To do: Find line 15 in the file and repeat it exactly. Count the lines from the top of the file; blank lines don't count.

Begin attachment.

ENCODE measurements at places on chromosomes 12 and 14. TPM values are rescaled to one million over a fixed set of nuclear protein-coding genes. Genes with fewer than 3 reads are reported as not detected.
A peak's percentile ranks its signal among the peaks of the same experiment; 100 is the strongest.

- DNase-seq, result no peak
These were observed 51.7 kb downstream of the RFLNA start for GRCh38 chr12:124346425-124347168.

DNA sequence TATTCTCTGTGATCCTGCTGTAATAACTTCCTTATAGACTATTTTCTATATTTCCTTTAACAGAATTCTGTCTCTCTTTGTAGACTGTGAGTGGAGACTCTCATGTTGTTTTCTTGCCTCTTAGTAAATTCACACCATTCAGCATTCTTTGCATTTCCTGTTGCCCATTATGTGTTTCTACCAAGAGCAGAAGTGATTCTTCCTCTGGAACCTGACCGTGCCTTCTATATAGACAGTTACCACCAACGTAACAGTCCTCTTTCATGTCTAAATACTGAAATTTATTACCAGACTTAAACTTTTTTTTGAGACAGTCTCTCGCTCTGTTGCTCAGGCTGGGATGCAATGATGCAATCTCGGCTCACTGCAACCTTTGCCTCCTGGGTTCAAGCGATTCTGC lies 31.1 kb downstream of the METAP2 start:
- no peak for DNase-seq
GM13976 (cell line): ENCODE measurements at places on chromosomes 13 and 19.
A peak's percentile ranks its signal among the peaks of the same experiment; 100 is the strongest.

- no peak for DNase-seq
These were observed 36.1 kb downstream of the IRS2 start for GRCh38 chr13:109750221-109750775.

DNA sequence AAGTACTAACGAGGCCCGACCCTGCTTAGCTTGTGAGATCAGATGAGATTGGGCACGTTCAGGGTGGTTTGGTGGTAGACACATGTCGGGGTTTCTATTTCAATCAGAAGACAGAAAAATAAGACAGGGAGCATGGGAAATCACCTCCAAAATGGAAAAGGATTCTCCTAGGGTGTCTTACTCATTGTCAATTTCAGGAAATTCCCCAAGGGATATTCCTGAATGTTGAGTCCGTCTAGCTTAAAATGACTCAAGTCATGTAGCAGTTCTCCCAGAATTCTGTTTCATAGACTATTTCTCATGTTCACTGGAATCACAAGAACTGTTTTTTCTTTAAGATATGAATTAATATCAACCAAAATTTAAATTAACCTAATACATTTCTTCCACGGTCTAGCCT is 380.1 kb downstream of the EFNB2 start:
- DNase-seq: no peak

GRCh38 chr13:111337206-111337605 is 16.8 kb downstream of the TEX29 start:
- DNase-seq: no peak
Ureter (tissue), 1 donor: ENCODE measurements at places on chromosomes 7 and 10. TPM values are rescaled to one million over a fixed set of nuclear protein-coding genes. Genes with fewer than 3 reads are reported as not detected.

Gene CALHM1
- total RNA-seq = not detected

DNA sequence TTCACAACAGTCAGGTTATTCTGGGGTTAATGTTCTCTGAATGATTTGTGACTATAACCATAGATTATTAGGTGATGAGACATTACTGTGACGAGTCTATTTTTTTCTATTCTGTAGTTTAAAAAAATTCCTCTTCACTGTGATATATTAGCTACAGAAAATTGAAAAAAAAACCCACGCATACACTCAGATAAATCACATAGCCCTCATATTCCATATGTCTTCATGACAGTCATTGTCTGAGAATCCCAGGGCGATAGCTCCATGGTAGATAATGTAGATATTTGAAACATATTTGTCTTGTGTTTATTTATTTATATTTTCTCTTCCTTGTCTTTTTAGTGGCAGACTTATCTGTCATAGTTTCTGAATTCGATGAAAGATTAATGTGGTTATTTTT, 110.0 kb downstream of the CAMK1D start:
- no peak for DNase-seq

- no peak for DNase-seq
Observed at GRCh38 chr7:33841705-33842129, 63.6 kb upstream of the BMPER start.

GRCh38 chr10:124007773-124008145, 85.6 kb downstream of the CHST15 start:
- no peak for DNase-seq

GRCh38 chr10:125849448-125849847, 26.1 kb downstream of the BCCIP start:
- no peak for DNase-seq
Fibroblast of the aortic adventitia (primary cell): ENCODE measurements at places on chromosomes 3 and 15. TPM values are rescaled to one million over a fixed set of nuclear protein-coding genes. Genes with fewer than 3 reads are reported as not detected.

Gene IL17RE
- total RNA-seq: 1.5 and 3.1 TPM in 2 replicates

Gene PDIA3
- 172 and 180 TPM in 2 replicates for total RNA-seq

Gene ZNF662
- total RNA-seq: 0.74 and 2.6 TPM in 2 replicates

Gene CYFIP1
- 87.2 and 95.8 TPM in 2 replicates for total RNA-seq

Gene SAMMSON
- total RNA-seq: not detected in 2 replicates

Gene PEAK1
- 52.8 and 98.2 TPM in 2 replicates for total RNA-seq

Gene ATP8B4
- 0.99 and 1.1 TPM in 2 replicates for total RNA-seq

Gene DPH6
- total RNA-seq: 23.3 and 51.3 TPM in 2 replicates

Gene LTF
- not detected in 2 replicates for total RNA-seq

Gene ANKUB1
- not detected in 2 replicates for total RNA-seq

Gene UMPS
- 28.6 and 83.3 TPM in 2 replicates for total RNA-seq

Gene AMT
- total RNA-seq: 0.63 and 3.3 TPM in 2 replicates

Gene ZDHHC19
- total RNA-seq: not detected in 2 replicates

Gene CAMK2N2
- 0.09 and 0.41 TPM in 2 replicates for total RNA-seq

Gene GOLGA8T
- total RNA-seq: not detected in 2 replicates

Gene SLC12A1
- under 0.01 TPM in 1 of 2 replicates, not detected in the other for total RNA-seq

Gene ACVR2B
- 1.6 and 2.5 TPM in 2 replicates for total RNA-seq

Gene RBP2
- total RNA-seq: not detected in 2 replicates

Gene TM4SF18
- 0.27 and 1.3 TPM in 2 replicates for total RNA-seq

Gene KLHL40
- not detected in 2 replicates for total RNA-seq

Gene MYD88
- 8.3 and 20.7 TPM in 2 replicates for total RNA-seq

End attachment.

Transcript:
Ureter (tissue), 1 donor: ENCODE measurements at places on chromosomes 7 and 10. TPM values are rescaled to one million over a fixed set of nuclear protein-coding genes. Genes with fewer than 3 reads are reported as not detected.